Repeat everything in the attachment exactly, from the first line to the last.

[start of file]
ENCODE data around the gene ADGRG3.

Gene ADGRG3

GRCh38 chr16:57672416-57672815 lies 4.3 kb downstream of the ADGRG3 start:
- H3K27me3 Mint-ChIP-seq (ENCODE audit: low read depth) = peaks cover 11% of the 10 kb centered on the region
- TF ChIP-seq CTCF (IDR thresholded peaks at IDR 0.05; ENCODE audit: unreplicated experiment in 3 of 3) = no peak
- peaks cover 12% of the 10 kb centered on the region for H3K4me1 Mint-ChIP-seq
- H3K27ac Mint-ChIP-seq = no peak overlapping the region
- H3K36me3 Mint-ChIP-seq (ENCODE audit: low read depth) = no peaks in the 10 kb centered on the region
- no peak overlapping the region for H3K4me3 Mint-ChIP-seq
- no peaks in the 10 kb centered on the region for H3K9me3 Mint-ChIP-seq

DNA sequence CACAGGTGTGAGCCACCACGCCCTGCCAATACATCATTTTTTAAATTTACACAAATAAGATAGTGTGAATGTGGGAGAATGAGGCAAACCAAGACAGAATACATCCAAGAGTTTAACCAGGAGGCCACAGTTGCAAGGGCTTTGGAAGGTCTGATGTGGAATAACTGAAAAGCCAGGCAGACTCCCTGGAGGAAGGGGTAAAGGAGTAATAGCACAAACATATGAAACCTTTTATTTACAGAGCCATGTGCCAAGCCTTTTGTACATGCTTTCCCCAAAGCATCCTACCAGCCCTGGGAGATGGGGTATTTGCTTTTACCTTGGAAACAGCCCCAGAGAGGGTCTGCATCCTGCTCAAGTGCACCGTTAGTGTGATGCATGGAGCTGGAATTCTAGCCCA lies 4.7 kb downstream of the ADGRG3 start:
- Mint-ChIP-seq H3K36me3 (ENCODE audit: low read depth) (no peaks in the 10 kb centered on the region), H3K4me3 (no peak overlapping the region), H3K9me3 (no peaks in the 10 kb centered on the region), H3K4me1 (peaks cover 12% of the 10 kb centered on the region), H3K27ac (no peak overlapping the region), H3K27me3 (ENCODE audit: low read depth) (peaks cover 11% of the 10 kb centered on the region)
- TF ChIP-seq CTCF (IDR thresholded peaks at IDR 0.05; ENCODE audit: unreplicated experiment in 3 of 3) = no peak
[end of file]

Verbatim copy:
ENCODE data around the gene ADGRG3.

Gene ADGRG3

GRCh38 chr16:57672416-57672815 lies 4.3 kb downstream of the ADGRG3 start:
- H3K27me3 Mint-ChIP-seq (ENCODE audit: low read depth) = peaks cover 11% of the 10 kb centered on the region
- TF ChIP-seq CTCF (IDR thresholded peaks at IDR 0.05; ENCODE audit: unreplicated experiment in 3 of 3) = no peak
- peaks cover 12% of the 10 kb centered on the region for H3K4me1 Mint-ChIP-seq
- H3K27ac Mint-ChIP-seq = no peak overlapping the region
- H3K36me3 Mint-ChIP-seq (ENCODE audit: low read depth) = no peaks in the 10 kb centered on the region
- no peak overlapping the region for H3K4me3 Mint-ChIP-seq
- no peaks in the 10 kb centered on the region for H3K9me3 Mint-ChIP-seq

DNA sequence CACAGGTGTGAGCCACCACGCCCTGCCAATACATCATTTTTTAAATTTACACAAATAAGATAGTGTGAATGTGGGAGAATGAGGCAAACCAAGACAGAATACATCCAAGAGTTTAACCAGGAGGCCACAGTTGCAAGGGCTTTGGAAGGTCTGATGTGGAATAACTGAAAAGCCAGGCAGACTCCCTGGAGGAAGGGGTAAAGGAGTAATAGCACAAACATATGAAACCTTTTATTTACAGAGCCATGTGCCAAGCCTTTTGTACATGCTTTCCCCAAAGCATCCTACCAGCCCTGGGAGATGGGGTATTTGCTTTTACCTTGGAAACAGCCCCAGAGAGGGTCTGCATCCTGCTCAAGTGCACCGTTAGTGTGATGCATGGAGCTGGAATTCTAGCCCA lies 4.7 kb downstream of the ADGRG3 start:
- Mint-ChIP-seq H3K36me3 (ENCODE audit: low read depth) (no peaks in the 10 kb centered on the region), H3K4me3 (no peak overlapping the region), H3K9me3 (no peaks in the 10 kb centered on the region), H3K4me1 (peaks cover 12% of the 10 kb centered on the region), H3K27ac (no peak overlapping the region), H3K27me3 (ENCODE audit: low read depth) (peaks cover 11% of the 10 kb centered on the region)
- TF ChIP-seq CTCF (IDR thresholded peaks at IDR 0.05; ENCODE audit: unreplicated experiment in 3 of 3) = no peak